Poland is an EU success story, despite the region’s financial woes, and that means the country offers opportunities for investors. However, that doesn’t mean they shouldn’t be wary of possible pitfalls, since they litter the path of progress.

While the rest of the eurozone struggled under austerity measures during the financial crisis, Poland was lucky. Government actions taken in the wake of the collapse of communism, together with the country’s entry into the European Union in 2004, had started its economy on the road to growth.

Thanks to a constitutional clause that prohibited its debt-to-GDP ratio from exceeding 60%, it had a lower level of public debt than many other European countries at the onset of the crisis. Thus, far less overextended than many of its neighbors, Poland was able not just to weather the crisis but, fueled by an injection of cash from the EU, even continue to grow its economy.

Poland was the recipient of an influx of funding from the EU under the latter’s 2007–2013 budget, receiving 101.5 billion euros ($137.9 billion). Then the country was chosen, along with Ukraine, to be a host for the 2012 European soccer championships. And that steered government spending toward improvements that the country sorely needed.

The Polish government augmented its EU windfall with spending of its own as it upgraded, refurbished and built from scratch various infrastructure projects throughout the country. Everything from soccer stadiums—many of which are sorely underutilized now that the championships are over, by the way—to railroad stations, airports and highways got makeovers or were brought into being, spurring domestic consumption and stimulating further development.

That spending, at a time when other countries were tightening their belts, gave Poland an edge that has helped it to grow despite economic troubles throughout the rest of the region. The country has attracted business investment from Germany, with numerous smaller businesses seeking out Poland as a place where the competition is less keen and there is room to grow.

Even the fact that the zloty has lost value—Poland is not a member of the eurozone—has worked in its favor, giving the country a double-edged advantage: first, in the pricing of its exports and second, in encouraging Poles to buy local and stimulate homegrown businesses in the face of higher-priced imports.

All that said, the country’s construction industry is suffering a bit. Disputes rage about underbidding to build infrastructure projects throughout the country even as companies go under.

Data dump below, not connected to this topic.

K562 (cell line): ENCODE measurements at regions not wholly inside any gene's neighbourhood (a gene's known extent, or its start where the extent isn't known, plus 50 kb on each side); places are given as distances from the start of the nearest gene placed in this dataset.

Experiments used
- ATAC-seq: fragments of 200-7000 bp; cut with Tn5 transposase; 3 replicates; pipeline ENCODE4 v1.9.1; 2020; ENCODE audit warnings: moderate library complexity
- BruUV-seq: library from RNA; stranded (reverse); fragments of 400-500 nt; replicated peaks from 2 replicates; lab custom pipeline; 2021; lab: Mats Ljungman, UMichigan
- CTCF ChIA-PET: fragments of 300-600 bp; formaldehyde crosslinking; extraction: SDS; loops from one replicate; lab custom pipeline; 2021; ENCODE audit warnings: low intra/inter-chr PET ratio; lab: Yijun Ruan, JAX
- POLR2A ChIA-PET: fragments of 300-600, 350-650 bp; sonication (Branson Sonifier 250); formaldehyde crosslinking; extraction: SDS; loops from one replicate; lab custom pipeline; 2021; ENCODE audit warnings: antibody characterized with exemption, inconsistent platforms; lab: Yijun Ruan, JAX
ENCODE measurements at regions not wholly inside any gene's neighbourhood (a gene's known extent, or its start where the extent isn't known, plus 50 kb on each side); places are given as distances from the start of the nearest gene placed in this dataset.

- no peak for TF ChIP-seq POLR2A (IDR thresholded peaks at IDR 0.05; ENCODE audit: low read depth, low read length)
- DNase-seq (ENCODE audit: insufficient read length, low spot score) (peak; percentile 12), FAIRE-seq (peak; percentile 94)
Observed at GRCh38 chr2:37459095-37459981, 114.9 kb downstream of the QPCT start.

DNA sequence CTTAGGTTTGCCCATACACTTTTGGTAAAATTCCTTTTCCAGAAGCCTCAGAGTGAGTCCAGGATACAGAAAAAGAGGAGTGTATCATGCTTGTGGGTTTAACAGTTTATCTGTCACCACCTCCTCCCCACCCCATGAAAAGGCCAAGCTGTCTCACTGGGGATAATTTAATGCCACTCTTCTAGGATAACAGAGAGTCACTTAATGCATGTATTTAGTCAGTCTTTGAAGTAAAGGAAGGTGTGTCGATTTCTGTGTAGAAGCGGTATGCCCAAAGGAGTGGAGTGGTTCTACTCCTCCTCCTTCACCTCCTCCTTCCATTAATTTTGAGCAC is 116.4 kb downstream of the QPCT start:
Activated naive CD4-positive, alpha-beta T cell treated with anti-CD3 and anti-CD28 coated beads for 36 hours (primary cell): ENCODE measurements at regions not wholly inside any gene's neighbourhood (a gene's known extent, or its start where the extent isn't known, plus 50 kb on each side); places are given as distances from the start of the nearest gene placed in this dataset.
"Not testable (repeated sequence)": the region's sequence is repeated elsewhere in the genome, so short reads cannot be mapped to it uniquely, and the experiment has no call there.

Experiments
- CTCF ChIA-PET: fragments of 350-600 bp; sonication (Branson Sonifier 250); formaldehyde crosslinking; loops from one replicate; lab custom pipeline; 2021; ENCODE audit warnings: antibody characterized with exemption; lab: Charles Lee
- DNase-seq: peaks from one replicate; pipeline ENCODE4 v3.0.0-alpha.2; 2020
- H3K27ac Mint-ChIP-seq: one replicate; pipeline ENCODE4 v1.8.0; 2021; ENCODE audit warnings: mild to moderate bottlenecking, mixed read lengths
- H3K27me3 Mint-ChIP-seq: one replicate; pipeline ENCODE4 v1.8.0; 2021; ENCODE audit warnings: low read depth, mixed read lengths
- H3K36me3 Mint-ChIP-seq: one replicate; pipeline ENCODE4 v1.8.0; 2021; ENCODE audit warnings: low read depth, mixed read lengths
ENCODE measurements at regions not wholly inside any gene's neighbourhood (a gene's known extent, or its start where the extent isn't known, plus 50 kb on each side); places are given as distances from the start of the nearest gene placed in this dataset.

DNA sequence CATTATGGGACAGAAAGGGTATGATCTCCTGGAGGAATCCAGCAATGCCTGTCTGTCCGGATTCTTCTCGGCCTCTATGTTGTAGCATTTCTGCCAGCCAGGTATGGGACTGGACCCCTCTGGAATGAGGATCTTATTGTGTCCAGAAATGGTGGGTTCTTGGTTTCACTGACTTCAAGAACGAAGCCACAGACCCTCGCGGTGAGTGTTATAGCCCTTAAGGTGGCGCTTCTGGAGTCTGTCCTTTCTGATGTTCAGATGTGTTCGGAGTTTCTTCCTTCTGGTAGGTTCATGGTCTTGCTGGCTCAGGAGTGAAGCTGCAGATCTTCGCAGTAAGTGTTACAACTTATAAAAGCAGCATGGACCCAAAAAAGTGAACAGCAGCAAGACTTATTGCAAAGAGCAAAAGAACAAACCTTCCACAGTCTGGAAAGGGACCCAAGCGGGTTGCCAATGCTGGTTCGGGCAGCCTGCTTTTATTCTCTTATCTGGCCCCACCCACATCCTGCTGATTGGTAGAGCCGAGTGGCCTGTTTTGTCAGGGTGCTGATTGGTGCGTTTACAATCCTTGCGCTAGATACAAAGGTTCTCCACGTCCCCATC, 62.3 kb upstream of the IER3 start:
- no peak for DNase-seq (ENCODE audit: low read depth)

Polish companies aren’t the only ones to suffer on that front; the country’s numerous highway projects, many built by multinational companies, have wreaked bankruptcy on several non-Polish companies and have led to protests by six European governments about Poland’s handling of their companies’ problems. Accusations of inflexibility on the part of the country’s roads agency GDDKiA, and its refusal to budge on bid prices, have been dismissed by that agency, but the European Commission is investigating the claims of Austria, France, Germany, Ireland, the Netherlands and Portugal on behalf of their contractors.

Another area of contention is the country’s coal industry. Labor disputes as some mining companies seek to cut pay and benefits have combined with arguments over lignite, a high-emissions soft coal that has risen in price. But lignite carries other price tags: it’s more polluting, so it threatens emissions reduction goals, and the fact that it’s most easily accessible in open-pit mines means that expansion of operations threatens the survival of towns that have survived all sorts of hardships for centuries. That particular debate is also raging in Germany and the Czech Republic, as mining companies seek to expand their operations in search of more lignite.

One more hiccup in Poland’s mostly cheery picture is that its purchasing managers’ index (PMI) unexpectedly fell on exports in December, according to Markit Economics, after seven months of rising. Still, economists don’t seem too worried about the slowdown in manufacturing expansion, expecting domestic demand to pick up the slack as employment improves and inflation remains under control.

Problems aside, Poland is set for another influx of EU money at the end of 2014. Although the EU cut its budget overall for 2014–2020, Poland, thanks to a number of reasons, not only stands to receive another infusion of cash, but will actually see the amount increase to 105.8 billion euros ($143.8 billion). Such stimulus is bound to drive further growth.